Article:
Fruit weight per gallon

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myakkagldwngr

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I know that most recommend 5 to 6 pounds of fruit to a gallon for a good flavored wine. Now are we talking 5 pounds of fresh fruit, that is then cleaned, destemmed and so on. Or are we talking 5 pounds of cleaned ready to go fruit.
My reasoning behind this is that with my strawberries, I had close to 70 pounds of cleaned, halfed berries. Sitting in a very large primary now with 10 gallons of water it's still pretty thick.
Now I plan on adding another couple gallons of water tomorrow with some additional sugar I didn't have on hand.
But I'm talking really, really thick must. I'm sure I'll get the 10 gallons of water out of it, plus some from the berries when I strain it all out into my carboys. It's just I'm not used to seeing this thick of a soup.
 

jeepingchick

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i believe its prepared fruit . at least that how i do it, i clean cut then weigh and it turns out pretty good.

it always starts really thick, then it settles and i rack it every few months till clear. takes forever but is worth it. each time i rack it i try to strain it to remove a bit of the pulp... i dont know how correct that is but its what i do.
 

Wade E

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I also use prepared fruit, some fruits will vary though as they are stronger in flavor and some will say to use nothing but fruit instead of diluting down. I havent had the pleasure of doing that but hopefully will this year or the next. I have a very good supply of wine now s will be doing some experimenting this year. I kow one guy on another forum who does this with elderberry which I would think would be too strong but Ill gve that try this year hopefully if the birds dont bet me to all the fruit.
 

myakkagldwngr

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Thanks for the information. I'll keep this at about ten gallons of water to my berries and then hope to get an additional couple gallons from the berrie juice. That will still keep me at 6 pounds per gallon.
As I stir the must, I'm noticing that I am finding more liquid down deep in the primary. It's just I'ver never done this much at one time before so I'm learning.
 

djrockinsteve

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As your fruit begins to ferment you'll start to get some more liquid in your must. I'll push it down twice a day and each time gently press the fruit to excrete some more juice.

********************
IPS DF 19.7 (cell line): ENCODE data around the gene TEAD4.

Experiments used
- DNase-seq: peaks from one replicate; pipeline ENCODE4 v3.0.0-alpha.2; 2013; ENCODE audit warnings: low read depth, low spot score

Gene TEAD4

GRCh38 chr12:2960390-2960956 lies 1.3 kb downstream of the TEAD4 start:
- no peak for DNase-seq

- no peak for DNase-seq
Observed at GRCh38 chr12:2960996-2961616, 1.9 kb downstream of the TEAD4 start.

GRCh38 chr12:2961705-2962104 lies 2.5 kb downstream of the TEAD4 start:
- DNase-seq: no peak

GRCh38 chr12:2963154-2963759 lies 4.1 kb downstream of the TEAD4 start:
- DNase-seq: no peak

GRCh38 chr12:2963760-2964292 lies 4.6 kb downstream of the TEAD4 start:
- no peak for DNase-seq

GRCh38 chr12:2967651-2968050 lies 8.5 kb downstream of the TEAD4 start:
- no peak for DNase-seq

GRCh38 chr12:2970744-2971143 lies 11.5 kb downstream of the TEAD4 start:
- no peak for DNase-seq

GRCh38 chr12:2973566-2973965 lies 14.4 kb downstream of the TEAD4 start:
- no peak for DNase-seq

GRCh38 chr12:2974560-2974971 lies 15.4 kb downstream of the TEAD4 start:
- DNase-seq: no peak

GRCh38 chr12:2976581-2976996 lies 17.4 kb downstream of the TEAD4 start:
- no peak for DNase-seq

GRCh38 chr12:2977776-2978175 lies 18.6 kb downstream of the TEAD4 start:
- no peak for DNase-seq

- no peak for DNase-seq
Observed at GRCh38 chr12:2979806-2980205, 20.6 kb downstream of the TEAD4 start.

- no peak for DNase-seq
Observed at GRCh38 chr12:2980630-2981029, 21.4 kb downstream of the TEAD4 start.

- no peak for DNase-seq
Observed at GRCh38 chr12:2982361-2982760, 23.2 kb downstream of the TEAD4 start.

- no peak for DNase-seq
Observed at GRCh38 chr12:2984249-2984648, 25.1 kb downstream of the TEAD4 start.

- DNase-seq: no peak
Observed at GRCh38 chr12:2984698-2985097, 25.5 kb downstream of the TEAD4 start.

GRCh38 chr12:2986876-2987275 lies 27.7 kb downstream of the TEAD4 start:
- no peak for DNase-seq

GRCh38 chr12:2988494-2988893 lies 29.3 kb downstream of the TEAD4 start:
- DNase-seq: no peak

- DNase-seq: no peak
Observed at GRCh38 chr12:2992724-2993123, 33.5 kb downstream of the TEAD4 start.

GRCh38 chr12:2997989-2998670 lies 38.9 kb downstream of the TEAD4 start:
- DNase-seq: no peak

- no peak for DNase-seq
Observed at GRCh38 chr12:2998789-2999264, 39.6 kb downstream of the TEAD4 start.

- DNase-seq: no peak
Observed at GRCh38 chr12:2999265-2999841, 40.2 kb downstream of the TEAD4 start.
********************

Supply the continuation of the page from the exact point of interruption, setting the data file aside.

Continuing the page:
Hope you put your fruit into a mesh bag or stocking, clean of course. It'll be easier to remove. If you didn't you can use a sieve with a handle to get the majority of the fruit out.

I'll remove my fruit @ 1.020 since at that time the fruit will be starting to turn. I'll let it finish fermenting then transfer to a carboy.

Good luck
 
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I'll remove my fruit @ 1.020 since at that time the fruit will be starting to turn. I'll let it finish fermenting then transfer to a carboy.

Good luck
we've pulled and dropped into airlock as soon as 1.030, but it depends on the yeast used. the lalvin 1116 and 1118 work fast and it doesn't seem to bother them as long as they were going good. when we transfer, there's plenty of 02 that gets in there, so the fermentation goes to dry.
 

mmadmikes1

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I future you will find the berries juice out better if frozen first. The reason is the water in the cells freezes the expands, breaking down all the cells. Have fun
 

Luc

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I know that most recommend 5 to 6 pounds of fruit to a gallon for a good flavored wine..
That is just because most are worse cheapskates as we Dutch are !!!!

The proper way to make wine is:

- Freeze fruit and thaw it or
- crunch fruit
- add pectic enzymes and let it sit overnight

Now strain the juice and do the measurements.
Add water to lower acidity to an acceptable level.
Or add sugar to bring the SG up.

Diluting with water is only needed to bring tannins to an
acceptable level or to bring acid down.

Pure juice is the best source for any full flavored and
full bodied wine.

I make all my plum wines from pure plum juice.
I did several of my apple wines from pure juice.

Do you really think that any commercial winemaker will
water down his grape juice to make a wine ????
So why do so with other fruit.

Luc
 
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Pure juice is the best source for any full flavored and
full bodied wine.

I make all my plum wines from pure plum juice.
I did several of my apple wines from pure juice.

Do you really think that any commercial winemaker will
water down his grape juice to make a wine ????
So why do so with other fruit.

Luc
exactly my sentiments. only if the pure juice is too strong to drink will the wine need some water, that or way too much acid in it for fermentation. last batch of eldeberry was so thick i could tip the glass over and not spill it. j/k lol. it was excellent.
 

myakkagldwngr

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With the help around here I'll learn everytime I make something new.
If I'm lucky I'll go to a BD party for a friend this Sat. and hopefully get introduced to some Strawberry farmers he's friends with. If that's the case maybe from now on I'll have access to them better.
 
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